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Your Resume Makes You Naked

By Marty Nemko

Most of us look better with clothes on--we can accentuate our good parts and hide the rest. Alas, your resume lays you bare for all to see. That’s why employers almost always require job applicants to submit one. It enables employers to see all your warts: the gaps in your employment, the downward trend in your employment history, etc Sure, if your resume is likely to make your target employers swoon, send it on. If not, you’d be wise to play the Hide-the Resume Game, just as a person might want to defer revealing their Buddha-bellied body to a new sweetie until they’d built a relationship. Even if a job ad requires you to submit one, don’t, unless yours is likely to win first prize in the beauty contest. Let your application stand and fall based on a well-written cover letter. An employer is more likely to keep you in the running with a great cover letter and no resume than with a great letter negated by a mediocre resume. But what happens if you don’t submit it and the employer later phones you saying, “We’d like to see your resume?” The best answer is to keep deferring: “I’m working on it. Would you mind if I brought it to an interview, if you decide to interview me?” At the interview, don’t offer your resume unless it’s asked for. A surprising number of times, they won’t or only do so at the end of the interview, by which time you’ve had a chance to reinforce the positive impression you made with your cover letter. What is an effective cover letter? One with bullet-presented accomplishments and attributes, each of which would impress your target employer. Example: Dear Mr. Johnson,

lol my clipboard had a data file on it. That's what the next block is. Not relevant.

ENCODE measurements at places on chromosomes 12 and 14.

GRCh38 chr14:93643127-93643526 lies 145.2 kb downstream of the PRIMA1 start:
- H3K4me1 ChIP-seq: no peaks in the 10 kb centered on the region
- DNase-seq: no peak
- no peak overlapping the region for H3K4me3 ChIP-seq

I was excited to see your job opening for a marketing manager on I believe I have all the qualifications.


1. Insert 1. Insert

2. Insert 2. Insert


N..Insert N.. Insert

Of course, there’s more to me than can be shown in a letter. For example, my co-workers say I’m a pleasure to work with. So, I’m hoping you’ll interview me so you can get a better sense of who I am. Hoping to hear from you,


Jane Jones Along with the cover letter, you might also include a work sample. For example, a teacher might provide a videotape of a lesson, a programmer might send a piece of code, a scientist might include an article he wrote on his research findings.

When day is done, the average applicant who plays the Hide-the-Resume Game will land a good job faster than one who, like a good little child, submits the resume as “required.”

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